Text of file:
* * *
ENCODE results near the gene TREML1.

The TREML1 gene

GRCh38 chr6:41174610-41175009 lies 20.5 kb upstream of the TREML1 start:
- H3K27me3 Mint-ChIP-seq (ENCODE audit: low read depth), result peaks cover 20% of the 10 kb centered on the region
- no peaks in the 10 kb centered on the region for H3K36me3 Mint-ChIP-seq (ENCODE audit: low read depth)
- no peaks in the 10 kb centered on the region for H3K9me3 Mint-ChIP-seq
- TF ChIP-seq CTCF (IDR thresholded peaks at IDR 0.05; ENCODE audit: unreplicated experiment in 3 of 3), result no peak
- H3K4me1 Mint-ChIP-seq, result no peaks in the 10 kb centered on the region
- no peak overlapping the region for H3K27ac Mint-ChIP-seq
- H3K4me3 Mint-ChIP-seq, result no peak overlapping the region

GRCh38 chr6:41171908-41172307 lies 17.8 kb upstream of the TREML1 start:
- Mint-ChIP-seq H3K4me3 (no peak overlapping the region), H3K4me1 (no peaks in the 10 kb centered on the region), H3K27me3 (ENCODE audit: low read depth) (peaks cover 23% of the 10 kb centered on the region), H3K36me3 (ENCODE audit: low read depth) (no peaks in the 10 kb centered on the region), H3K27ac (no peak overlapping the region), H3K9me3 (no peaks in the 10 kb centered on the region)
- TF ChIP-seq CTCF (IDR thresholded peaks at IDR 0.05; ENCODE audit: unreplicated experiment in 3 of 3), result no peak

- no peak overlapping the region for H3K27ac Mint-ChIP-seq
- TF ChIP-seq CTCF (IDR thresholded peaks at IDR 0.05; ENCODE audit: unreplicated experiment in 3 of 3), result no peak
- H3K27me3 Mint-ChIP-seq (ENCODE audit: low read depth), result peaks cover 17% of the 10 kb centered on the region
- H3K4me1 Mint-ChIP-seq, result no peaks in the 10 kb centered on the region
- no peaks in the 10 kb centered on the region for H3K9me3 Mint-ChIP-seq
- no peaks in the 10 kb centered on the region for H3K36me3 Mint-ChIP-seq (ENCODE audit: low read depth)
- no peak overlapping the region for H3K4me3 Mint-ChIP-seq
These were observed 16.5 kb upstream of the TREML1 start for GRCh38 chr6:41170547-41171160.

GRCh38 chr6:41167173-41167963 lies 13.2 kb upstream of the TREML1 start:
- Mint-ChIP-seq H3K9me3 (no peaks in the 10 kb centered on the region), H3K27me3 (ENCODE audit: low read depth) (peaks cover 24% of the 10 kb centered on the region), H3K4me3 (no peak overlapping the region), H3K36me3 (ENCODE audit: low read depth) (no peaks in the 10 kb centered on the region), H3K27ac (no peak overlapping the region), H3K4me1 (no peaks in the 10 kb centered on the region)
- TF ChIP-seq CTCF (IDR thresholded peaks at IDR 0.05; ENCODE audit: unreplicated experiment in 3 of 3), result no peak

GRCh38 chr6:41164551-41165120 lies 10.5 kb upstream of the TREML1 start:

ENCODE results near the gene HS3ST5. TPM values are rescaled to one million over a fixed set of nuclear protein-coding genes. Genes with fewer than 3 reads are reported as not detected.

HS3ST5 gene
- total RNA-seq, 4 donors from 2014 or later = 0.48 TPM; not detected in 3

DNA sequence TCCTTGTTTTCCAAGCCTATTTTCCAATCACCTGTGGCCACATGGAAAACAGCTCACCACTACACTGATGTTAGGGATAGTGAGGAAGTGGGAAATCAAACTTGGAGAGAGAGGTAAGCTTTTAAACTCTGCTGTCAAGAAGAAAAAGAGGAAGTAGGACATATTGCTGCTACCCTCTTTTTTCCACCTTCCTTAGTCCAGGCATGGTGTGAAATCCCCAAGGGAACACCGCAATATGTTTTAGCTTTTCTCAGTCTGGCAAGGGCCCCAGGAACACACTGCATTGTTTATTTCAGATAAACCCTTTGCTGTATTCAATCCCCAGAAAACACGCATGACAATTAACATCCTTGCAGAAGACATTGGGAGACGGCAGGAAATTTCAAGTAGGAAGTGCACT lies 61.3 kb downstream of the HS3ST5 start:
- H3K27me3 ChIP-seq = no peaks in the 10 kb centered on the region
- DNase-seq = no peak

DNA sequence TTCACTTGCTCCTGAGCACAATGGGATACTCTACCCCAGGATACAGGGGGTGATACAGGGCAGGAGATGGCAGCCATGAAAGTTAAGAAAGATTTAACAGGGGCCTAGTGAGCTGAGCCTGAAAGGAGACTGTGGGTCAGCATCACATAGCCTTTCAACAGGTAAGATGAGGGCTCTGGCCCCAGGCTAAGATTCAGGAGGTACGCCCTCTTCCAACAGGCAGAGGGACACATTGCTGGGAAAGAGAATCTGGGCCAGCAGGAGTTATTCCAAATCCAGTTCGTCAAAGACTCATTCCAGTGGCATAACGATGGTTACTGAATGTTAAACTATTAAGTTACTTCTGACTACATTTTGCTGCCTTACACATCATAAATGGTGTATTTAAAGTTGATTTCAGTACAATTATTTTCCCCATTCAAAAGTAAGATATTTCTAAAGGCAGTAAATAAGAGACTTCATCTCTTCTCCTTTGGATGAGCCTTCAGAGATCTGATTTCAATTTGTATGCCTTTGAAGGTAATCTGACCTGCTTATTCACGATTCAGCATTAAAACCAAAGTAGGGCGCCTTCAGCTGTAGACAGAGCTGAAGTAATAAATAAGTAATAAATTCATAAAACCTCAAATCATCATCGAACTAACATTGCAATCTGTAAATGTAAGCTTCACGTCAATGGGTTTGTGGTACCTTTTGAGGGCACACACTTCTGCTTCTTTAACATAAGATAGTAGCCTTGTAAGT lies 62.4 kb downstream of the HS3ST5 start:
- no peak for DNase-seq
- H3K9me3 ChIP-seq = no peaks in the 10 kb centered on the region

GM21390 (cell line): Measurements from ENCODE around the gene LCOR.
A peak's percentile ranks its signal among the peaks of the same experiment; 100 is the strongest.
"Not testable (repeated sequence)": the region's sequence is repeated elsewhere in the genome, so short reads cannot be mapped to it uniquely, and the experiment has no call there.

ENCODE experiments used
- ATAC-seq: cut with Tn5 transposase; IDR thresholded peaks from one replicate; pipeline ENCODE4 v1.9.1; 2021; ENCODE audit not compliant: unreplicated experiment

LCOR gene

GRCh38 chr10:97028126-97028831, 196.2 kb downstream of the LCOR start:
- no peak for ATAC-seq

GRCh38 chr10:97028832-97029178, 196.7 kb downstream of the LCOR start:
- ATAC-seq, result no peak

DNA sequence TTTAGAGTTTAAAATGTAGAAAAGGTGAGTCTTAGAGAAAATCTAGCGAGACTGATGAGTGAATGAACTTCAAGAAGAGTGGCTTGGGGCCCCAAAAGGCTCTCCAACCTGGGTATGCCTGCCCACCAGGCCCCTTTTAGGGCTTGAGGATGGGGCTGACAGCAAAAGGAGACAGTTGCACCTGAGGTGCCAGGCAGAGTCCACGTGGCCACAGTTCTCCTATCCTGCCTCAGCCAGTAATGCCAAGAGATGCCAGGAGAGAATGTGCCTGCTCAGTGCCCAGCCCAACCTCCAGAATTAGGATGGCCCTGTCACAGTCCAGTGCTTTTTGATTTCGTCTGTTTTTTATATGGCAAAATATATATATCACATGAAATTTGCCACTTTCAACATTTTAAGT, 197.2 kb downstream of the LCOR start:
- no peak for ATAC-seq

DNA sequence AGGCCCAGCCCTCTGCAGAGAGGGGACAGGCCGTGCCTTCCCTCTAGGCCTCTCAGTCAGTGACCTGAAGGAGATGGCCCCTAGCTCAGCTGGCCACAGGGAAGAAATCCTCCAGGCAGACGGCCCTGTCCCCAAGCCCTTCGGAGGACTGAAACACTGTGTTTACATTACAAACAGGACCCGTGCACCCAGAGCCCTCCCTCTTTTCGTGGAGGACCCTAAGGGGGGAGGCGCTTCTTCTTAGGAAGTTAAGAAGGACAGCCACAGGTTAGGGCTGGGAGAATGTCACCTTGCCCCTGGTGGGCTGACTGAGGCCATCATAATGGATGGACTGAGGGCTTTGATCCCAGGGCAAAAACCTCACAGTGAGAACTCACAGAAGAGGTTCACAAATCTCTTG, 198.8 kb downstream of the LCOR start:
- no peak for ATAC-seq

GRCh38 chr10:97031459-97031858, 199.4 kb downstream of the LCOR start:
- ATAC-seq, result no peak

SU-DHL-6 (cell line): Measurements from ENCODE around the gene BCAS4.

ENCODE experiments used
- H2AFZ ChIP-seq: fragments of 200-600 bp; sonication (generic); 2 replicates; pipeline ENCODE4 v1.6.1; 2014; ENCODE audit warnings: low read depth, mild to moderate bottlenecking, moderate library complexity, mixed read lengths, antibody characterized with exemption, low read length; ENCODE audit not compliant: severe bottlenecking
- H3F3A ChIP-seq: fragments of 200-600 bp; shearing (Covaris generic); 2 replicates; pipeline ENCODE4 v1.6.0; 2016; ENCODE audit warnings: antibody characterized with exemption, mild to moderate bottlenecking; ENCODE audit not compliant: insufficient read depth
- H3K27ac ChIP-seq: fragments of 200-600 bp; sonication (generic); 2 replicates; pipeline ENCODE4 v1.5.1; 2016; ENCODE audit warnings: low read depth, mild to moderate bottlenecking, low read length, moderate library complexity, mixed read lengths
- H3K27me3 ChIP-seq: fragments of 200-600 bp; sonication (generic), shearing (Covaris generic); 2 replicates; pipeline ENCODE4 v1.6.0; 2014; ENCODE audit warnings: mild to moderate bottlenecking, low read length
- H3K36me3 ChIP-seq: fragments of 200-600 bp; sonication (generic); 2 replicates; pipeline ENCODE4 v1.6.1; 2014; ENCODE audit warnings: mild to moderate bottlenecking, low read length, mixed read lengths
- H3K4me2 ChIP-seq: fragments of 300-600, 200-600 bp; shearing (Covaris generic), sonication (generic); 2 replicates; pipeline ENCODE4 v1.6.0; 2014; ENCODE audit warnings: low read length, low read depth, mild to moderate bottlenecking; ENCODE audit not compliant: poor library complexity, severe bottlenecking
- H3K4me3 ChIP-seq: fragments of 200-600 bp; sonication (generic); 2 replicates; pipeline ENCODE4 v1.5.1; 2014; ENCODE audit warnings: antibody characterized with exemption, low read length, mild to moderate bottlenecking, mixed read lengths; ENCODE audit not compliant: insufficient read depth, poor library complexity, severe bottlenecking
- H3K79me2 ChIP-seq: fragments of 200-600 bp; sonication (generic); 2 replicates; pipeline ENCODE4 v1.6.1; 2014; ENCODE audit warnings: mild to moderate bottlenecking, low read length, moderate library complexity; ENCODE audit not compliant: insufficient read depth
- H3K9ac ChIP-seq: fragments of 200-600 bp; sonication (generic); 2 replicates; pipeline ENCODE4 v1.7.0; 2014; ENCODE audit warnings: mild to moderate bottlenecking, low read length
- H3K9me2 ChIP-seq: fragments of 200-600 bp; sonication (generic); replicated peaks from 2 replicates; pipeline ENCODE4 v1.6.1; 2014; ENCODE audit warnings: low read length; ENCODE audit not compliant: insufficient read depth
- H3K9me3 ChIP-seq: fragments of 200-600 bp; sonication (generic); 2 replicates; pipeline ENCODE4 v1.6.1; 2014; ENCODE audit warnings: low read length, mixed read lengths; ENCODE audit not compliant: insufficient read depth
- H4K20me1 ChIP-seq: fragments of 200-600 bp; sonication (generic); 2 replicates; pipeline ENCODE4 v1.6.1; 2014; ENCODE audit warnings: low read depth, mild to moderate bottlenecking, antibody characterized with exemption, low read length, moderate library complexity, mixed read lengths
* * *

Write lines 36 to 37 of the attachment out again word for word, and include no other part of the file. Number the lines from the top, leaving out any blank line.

A peak's percentile ranks its signal among the peaks of the same experiment; 100 is the strongest.
"Not testable (repeated sequence)": the region's sequence is repeated elsewhere in the genome, so short reads cannot be mapped to it uniquely, and the experiment has no call there.